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Press Rights

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COM 135 Introduction to Journalism

COM 135 Introduction to Journalism

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  • 1. Press Rights
  • 2. Today’s Concepts
  • 3. Press Rights• Privilege – Fair report – Opinion – Fair comment and criticism• Freedom from Newsroom Searches – Unless you’re suspected of involvement in a crime, destruction of evidence, or someone could be hurt » Harrower P. 140
  • 4. Press Rights• Shield Laws – Allow reporters to protect, “shield” their confidential sources and notes; only in 34 (32?) states; no federal courts have shield laws, meaning, reporters choose between revealing their sources or going to jail. (Example: Judith Miller of the NYTimes) Harrower p.140
  • 5. • Three key areas: – Open courtrooms – Open meetings – Open records Harrower p.141
  • 6. Harrower p.141
  • 7. Harrower p.141
  • 8. • Open Records – Key questions: – Material such as defense secrets, medical files, and sensitive law-enforcement data are exempt. Who categorizes the information? – Reporters can file a FOIA Request – Freedom of Information Act Harrower p.141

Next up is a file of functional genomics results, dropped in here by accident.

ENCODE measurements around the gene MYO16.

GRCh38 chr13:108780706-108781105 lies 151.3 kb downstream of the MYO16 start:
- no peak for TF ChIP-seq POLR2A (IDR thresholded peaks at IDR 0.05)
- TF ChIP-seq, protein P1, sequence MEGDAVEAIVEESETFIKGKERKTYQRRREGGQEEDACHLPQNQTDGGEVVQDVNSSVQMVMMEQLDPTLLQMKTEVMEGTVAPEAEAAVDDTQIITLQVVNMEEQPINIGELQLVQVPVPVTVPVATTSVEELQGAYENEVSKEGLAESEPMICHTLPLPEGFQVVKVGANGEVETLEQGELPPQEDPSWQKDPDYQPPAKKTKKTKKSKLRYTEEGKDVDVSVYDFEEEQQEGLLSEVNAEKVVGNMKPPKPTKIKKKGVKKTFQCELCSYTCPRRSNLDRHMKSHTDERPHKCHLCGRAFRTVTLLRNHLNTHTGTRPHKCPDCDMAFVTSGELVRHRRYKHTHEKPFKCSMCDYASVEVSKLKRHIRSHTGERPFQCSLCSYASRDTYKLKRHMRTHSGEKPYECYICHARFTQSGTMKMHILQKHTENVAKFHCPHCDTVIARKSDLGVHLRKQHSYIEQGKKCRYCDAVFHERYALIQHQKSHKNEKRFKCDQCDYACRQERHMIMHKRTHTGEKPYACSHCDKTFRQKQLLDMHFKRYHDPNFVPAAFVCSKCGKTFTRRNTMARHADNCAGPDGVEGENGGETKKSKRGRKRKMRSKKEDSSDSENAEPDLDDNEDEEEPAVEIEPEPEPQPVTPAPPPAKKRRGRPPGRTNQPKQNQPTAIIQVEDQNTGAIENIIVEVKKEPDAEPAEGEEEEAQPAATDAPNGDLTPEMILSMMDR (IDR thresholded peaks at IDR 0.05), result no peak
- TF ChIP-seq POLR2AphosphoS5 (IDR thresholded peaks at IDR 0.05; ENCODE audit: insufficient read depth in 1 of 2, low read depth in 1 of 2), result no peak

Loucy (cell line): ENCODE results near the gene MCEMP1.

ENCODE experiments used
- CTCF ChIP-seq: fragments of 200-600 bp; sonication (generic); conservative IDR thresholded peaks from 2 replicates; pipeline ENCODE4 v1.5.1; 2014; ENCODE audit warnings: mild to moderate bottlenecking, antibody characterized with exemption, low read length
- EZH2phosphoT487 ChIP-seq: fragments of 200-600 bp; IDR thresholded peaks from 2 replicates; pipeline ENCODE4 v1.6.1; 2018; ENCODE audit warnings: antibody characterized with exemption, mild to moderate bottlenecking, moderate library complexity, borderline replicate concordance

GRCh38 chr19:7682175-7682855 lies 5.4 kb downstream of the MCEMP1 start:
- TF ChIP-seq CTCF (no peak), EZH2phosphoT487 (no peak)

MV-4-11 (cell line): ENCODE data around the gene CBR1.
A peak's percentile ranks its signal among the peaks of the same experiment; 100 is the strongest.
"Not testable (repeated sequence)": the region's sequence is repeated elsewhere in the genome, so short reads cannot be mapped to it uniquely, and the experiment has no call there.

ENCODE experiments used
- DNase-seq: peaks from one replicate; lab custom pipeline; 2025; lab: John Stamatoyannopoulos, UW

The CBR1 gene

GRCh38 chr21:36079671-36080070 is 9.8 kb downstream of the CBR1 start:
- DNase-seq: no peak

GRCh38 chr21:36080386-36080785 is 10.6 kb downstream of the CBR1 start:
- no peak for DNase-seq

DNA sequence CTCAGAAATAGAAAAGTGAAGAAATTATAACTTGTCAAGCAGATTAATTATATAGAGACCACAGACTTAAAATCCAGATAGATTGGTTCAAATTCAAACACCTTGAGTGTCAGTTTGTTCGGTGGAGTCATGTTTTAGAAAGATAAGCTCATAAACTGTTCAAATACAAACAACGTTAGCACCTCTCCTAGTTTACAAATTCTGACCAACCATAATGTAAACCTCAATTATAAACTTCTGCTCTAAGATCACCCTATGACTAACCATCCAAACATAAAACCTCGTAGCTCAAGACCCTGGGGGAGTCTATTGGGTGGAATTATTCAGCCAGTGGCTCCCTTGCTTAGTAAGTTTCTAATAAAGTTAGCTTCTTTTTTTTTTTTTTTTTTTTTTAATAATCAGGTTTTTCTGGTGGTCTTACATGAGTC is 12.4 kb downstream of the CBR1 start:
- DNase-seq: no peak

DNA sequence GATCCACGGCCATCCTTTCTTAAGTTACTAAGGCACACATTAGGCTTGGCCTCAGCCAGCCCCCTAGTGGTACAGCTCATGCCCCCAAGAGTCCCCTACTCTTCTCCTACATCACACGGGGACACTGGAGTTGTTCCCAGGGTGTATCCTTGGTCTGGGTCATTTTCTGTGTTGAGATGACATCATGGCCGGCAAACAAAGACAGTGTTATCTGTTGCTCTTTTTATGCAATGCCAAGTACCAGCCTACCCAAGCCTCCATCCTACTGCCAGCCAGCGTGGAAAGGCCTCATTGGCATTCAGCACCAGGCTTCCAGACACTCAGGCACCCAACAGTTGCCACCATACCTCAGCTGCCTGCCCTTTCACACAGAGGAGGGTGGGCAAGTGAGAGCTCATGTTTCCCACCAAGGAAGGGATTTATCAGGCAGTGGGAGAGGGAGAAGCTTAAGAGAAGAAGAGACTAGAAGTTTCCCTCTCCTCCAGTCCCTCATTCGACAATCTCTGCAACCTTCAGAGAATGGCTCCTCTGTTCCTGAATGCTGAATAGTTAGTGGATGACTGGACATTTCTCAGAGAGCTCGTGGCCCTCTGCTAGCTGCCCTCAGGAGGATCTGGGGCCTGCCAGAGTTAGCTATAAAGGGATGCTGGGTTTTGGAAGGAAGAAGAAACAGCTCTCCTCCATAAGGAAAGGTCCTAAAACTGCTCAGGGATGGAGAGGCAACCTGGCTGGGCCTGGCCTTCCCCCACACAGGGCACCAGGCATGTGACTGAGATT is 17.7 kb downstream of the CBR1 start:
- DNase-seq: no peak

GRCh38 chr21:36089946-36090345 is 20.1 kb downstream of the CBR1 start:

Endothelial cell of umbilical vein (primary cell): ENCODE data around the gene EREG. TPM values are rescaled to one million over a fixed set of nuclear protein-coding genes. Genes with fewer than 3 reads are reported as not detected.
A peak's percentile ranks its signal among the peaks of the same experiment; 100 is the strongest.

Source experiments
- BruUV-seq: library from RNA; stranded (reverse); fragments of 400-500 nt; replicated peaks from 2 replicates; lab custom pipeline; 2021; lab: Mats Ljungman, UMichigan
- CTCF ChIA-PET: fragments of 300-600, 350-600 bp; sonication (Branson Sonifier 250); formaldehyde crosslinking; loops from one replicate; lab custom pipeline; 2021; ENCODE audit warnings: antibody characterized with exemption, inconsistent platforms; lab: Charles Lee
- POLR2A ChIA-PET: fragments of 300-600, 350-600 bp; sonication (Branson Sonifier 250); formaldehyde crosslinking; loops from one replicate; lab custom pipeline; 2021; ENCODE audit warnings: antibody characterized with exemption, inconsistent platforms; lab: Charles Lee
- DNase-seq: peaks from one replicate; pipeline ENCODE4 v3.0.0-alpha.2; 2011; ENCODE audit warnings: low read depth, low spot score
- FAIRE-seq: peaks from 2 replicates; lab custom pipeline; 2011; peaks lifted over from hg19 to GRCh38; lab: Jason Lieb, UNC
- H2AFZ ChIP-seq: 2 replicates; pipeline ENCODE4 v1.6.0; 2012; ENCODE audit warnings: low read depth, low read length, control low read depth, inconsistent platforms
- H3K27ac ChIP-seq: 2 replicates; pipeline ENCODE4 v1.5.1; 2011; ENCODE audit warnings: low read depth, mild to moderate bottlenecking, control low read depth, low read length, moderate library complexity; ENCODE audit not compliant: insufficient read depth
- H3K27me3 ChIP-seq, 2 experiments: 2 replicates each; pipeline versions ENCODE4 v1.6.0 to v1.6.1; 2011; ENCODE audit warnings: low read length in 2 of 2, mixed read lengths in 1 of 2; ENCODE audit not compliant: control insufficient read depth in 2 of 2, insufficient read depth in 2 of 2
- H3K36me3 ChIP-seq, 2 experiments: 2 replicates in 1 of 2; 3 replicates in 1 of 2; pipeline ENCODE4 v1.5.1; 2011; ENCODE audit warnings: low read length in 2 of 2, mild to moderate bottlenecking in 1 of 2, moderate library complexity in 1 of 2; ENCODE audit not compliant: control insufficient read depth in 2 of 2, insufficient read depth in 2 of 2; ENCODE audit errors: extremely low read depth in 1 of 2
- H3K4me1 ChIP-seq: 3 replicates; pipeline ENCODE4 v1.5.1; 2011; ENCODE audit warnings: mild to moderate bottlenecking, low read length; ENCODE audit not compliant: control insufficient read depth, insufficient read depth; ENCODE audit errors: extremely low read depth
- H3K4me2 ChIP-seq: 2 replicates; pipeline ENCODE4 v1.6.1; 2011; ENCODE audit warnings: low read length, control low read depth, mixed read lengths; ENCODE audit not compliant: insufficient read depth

• 9. • Examples of news stories stemming from FOIA requests: – New York Daily News exposes government’s misrepresentation of “Ground Zero” environmental contamination – Dayton Daily News identifies most dangerous workplaces in the country – The money trail: mismanagement of funds for Hurricane Katrina victims (various media) » Source: Reporters Committee for Freedom of the Press
  • 10. • “Although FOIA is an important source of information, reporters should recognize its limitations. Information obtained through a FOIA request is rarely the story itself. Rather, it can be used to verify other sources and information. Sometimes information obtained from a request can simply identify leads or sources for a story that the reporter later can follow up on in person.” » Source: Reporters Committee for Freedom of the Press

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